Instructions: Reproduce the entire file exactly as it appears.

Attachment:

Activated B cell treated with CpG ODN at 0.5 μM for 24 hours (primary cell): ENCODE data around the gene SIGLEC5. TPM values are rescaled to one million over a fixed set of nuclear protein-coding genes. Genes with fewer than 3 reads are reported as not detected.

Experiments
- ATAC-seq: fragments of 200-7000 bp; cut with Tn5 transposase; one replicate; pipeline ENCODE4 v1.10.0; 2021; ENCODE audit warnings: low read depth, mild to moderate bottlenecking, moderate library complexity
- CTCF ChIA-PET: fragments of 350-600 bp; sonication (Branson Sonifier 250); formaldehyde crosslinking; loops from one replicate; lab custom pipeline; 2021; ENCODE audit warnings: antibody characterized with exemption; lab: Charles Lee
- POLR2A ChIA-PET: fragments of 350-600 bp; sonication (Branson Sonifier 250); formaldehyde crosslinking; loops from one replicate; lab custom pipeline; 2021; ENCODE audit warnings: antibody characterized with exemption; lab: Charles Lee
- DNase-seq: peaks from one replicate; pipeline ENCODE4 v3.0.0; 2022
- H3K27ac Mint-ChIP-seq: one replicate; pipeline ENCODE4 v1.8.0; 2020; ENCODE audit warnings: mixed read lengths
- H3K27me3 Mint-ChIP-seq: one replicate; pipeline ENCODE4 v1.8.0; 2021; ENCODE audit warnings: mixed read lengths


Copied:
Activated B cell treated with CpG ODN at 0.5 μM for 24 hours (primary cell): ENCODE data around the gene SIGLEC5. TPM values are rescaled to one million over a fixed set of nuclear protein-coding genes. Genes with fewer than 3 reads are reported as not detected.

Experiments
- ATAC-seq: fragments of 200-7000 bp; cut with Tn5 transposase; one replicate; pipeline ENCODE4 v1.10.0; 2021; ENCODE audit warnings: low read depth, mild to moderate bottlenecking, moderate library complexity
- CTCF ChIA-PET: fragments of 350-600 bp; sonication (Branson Sonifier 250); formaldehyde crosslinking; loops from one replicate; lab custom pipeline; 2021; ENCODE audit warnings: antibody characterized with exemption; lab: Charles Lee
- POLR2A ChIA-PET: fragments of 350-600 bp; sonication (Branson Sonifier 250); formaldehyde crosslinking; loops from one replicate; lab custom pipeline; 2021; ENCODE audit warnings: antibody characterized with exemption; lab: Charles Lee
- DNase-seq: peaks from one replicate; pipeline ENCODE4 v3.0.0; 2022
- H3K27ac Mint-ChIP-seq: one replicate; pipeline ENCODE4 v1.8.0; 2020; ENCODE audit warnings: mixed read lengths
- H3K27me3 Mint-ChIP-seq: one replicate; pipeline ENCODE4 v1.8.0; 2021; ENCODE audit warnings: mixed read lengths